One of our favourite summer pleasures is kicking back by a beach, or under a tree, sinking into a good book. In honour of this tradition, Watershed Watch staff have put together a list of some of our favourite nature-themed books for fiction and nonfiction lovers alike.
Salmon: A Fish, the Earth, and the History of Their Common Fate by Mark Kurlansky
Spanning continents and centuries, this book chronicles the history and lifestyle of salmon and makes the compelling argument that fish are a measurement of the health of our planet.
The Hidden Life of Trees: What They Feel, How They Communicate—Discoveries from a Secret World by Peter Wohlleben
German author and forester Peter Wohlleben has been coined a “tree whisperer.” Both scientific and romantic, this book shows that trees are much more communicative, sentient and intelligent than we perceive.
The Overstory by Richard Powers
Inspired by the giant redwoods of Northern California, The Overstory won the 2019 Pulitzer Prize for fiction. This ‘environmental epic’ centres around the lives of nine different Americans whose unique connections with trees bond them together in the face of ecological destruction.
Not On My Watch: How a Renegade Whale Biologist Took on Governments and Industry to Save Wild Salmon by Alexandra Morton
Released earlier this year, Morton’s memoir chronicles her decades-long fight against the salmon farming industry in British Columbia, unfolding against the backdrop of her life story. Many of the events detailed in the book overlap with Watershed Watch’s work against the industry. In fact, check the acknowledgements at the end for mention of a couple of our staff.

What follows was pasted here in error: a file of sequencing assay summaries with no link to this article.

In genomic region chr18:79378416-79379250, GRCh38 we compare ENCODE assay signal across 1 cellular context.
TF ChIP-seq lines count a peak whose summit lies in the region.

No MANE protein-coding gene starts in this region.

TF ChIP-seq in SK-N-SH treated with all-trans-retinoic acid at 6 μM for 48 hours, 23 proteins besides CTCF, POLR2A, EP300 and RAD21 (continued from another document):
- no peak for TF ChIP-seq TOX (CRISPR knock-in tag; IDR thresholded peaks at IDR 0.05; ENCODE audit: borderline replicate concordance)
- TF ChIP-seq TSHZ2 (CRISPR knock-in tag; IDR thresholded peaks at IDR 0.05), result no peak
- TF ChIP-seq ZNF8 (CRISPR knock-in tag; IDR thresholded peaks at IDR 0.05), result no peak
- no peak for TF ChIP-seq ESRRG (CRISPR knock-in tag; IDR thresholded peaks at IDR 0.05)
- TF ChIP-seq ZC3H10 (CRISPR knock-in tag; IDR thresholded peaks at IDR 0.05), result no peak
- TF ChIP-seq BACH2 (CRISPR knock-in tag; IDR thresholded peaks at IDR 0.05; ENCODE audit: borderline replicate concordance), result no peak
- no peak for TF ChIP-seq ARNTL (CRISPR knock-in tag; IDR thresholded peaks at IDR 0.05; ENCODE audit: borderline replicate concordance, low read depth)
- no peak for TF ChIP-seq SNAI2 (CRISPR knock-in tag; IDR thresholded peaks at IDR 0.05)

Braiding Sweetgrass: Indigenous Wisdom, Scientific Knowledge, and the Teachings of Plants by Robin Wall Kimmerer
This work of nonfiction attempts to bridge the divide between western science and Indigenous traditional knowledge. It is an important exploration of how different systems of knowing can offer a deeper understanding of nature and stewardship.
Sweet Water: Poems for the Watersheds edited by Yvonne Blomer
For all our poetry lovers, Sweet Water gathers the words of poets writing about water in all of its many formations. It is an ode to ways watersheds sustain us, and all other life forces.
Bottomfeeder: How to Eat Ethically in a World of Vanishing Seafood by Taras Grescoe
We sometimes get questions from our audience on how to consume seafood sustainably. From Tokyo to Portugal to B.C.’s own salmon farming industry, this insightful, easy-to-understand investigation into ethical seafood consumption on the global stage is a good place to start.
Wild: From Lost to Found on the Pacific Crest Trail by Cheryl Strayed
Summer got you dreaming of the ultimate adventure? This deeply personal memoir about a young woman’s solo trek across the Pacific Crest Trail is an adventure story for the ages. It is an inspiring testament to how reconnecting with nature can be a powerful source of strength and healing.
The River Why by David James Duncan
A quintessential Pacific Northwest coming-of-age tale about humanity, nature and fishing.
Closer to the Ground: An Outdoor Family’s Year on the Water, in the Woods and at the Table by Dylan Tomine
This is an intimate, father-and-children portrait of one family’s mission to eat from the land, forests and sea across four seasons. Filled with vivid photographs and yummy recipes, this is a story of adventure, history and food.